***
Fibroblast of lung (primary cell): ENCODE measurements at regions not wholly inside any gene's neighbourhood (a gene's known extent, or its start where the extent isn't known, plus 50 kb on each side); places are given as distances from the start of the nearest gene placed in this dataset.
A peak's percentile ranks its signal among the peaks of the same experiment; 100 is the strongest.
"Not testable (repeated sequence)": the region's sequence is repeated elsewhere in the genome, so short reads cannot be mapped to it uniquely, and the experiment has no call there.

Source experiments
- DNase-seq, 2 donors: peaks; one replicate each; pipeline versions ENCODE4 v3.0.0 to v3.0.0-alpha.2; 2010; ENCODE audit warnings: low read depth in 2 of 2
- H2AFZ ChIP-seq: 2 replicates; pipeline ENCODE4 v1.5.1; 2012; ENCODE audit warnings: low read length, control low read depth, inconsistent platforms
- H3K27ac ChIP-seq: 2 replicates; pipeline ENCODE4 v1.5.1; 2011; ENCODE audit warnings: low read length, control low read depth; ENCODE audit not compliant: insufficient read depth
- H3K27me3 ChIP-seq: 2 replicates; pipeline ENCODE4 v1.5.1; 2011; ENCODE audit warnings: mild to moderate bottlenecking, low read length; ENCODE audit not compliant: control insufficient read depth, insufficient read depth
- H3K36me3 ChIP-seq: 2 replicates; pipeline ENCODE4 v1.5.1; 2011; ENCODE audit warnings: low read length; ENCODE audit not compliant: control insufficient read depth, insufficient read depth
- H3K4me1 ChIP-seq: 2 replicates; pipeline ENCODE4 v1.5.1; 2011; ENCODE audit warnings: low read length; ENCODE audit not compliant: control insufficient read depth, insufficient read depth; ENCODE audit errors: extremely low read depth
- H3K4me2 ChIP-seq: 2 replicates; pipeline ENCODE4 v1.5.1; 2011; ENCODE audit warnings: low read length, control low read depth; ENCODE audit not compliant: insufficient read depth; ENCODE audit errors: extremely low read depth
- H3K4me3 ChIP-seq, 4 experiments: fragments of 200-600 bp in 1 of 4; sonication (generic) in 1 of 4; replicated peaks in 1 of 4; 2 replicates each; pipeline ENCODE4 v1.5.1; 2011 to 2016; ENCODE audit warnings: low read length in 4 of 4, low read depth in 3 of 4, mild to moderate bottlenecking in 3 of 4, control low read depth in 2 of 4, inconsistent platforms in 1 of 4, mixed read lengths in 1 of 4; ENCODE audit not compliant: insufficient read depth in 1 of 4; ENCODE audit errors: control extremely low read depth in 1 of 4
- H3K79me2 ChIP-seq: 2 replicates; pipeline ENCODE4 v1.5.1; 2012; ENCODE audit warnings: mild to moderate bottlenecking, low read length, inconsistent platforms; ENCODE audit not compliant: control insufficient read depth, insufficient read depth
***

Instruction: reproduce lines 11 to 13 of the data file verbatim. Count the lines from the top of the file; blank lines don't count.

- H3K4me2 ChIP-seq: 2 replicates; pipeline ENCODE4 v1.5.1; 2011; ENCODE audit warnings: low read length, control low read depth; ENCODE audit not compliant: insufficient read depth; ENCODE audit errors: extremely low read depth
- H3K4me3 ChIP-seq, 4 experiments: fragments of 200-600 bp in 1 of 4; sonication (generic) in 1 of 4; replicated peaks in 1 of 4; 2 replicates each; pipeline ENCODE4 v1.5.1; 2011 to 2016; ENCODE audit warnings: low read length in 4 of 4, low read depth in 3 of 4, mild to moderate bottlenecking in 3 of 4, control low read depth in 2 of 4, inconsistent platforms in 1 of 4, mixed read lengths in 1 of 4; ENCODE audit not compliant: insufficient read depth in 1 of 4; ENCODE audit errors: control extremely low read depth in 1 of 4
- H3K79me2 ChIP-seq: 2 replicates; pipeline ENCODE4 v1.5.1; 2012; ENCODE audit warnings: mild to moderate bottlenecking, low read length, inconsistent platforms; ENCODE audit not compliant: control insufficient read depth, insufficient read depth